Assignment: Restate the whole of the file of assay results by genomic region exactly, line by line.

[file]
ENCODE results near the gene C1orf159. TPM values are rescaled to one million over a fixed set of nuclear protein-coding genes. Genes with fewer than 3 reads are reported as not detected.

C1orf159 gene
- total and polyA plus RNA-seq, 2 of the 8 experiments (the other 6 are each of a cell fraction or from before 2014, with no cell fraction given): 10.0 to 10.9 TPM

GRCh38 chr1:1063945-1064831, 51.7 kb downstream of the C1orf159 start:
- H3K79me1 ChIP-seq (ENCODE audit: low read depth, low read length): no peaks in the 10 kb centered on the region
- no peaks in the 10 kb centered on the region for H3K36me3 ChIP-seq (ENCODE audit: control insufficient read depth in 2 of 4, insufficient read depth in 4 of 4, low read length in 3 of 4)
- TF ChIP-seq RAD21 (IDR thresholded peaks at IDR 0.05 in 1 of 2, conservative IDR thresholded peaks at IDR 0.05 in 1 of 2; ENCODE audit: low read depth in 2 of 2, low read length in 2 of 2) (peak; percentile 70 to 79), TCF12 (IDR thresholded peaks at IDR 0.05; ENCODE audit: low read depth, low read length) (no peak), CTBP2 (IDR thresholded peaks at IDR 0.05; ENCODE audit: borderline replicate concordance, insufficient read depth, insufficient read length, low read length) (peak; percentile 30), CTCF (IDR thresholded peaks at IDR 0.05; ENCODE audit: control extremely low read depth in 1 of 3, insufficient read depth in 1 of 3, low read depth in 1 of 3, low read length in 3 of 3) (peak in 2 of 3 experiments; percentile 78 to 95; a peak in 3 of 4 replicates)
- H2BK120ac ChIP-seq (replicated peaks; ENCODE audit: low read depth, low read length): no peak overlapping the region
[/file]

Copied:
ENCODE results near the gene C1orf159. TPM values are rescaled to one million over a fixed set of nuclear protein-coding genes. Genes with fewer than 3 reads are reported as not detected.

C1orf159 gene
- total and polyA plus RNA-seq, 2 of the 8 experiments (the other 6 are each of a cell fraction or from before 2014, with no cell fraction given): 10.0 to 10.9 TPM

GRCh38 chr1:1063945-1064831, 51.7 kb downstream of the C1orf159 start:
- H3K79me1 ChIP-seq (ENCODE audit: low read depth, low read length): no peaks in the 10 kb centered on the region
- no peaks in the 10 kb centered on the region for H3K36me3 ChIP-seq (ENCODE audit: control insufficient read depth in 2 of 4, insufficient read depth in 4 of 4, low read length in 3 of 4)
- TF ChIP-seq RAD21 (IDR thresholded peaks at IDR 0.05 in 1 of 2, conservative IDR thresholded peaks at IDR 0.05 in 1 of 2; ENCODE audit: low read depth in 2 of 2, low read length in 2 of 2) (peak; percentile 70 to 79), TCF12 (IDR thresholded peaks at IDR 0.05; ENCODE audit: low read depth, low read length) (no peak), CTBP2 (IDR thresholded peaks at IDR 0.05; ENCODE audit: borderline replicate concordance, insufficient read depth, insufficient read length, low read length) (peak; percentile 30), CTCF (IDR thresholded peaks at IDR 0.05; ENCODE audit: control extremely low read depth in 1 of 3, insufficient read depth in 1 of 3, low read depth in 1 of 3, low read length in 3 of 3) (peak in 2 of 3 experiments; percentile 78 to 95; a peak in 3 of 4 replicates)
- H2BK120ac ChIP-seq (replicated peaks; ENCODE audit: low read depth, low read length): no peak overlapping the region